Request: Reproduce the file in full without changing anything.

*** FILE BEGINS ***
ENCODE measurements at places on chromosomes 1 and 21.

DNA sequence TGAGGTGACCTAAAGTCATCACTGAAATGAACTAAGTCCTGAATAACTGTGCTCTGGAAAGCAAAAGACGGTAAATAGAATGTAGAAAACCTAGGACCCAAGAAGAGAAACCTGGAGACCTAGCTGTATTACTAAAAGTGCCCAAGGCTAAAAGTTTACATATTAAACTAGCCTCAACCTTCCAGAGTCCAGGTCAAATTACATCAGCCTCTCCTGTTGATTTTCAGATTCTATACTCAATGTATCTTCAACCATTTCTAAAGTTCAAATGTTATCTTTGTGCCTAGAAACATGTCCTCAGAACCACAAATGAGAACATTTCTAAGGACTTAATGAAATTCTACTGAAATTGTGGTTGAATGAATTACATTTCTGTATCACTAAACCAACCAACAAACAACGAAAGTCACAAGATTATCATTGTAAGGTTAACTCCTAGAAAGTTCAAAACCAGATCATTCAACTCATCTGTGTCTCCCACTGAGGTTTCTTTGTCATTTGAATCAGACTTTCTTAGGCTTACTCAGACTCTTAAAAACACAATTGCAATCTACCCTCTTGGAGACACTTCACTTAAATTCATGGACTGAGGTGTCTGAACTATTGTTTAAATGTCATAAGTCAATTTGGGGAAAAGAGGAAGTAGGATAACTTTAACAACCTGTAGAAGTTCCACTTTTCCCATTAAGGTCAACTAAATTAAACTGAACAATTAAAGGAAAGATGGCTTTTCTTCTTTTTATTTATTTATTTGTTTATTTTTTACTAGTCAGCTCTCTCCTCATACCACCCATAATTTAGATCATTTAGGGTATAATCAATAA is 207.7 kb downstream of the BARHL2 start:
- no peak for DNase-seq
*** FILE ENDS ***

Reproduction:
ENCODE measurements at places on chromosomes 1 and 21.

DNA sequence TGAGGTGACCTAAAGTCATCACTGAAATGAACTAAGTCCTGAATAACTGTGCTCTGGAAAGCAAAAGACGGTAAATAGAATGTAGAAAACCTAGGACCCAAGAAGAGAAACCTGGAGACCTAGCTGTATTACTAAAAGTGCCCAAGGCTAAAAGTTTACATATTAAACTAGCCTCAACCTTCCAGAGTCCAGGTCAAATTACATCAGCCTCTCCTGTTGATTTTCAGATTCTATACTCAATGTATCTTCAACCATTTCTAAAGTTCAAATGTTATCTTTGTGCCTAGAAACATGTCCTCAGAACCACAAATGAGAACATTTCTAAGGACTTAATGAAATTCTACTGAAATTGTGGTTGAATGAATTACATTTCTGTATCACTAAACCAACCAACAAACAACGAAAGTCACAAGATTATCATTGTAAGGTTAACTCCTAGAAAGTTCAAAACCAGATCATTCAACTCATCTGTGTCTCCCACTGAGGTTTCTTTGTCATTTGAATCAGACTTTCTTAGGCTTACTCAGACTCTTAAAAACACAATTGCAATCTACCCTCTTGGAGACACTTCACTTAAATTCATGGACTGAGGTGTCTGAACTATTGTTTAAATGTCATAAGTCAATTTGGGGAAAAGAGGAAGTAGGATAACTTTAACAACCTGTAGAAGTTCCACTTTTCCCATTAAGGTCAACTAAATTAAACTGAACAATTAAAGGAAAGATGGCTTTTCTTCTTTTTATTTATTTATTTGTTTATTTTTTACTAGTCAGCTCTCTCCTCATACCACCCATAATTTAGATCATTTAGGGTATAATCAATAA is 207.7 kb downstream of the BARHL2 start:
- no peak for DNase-seq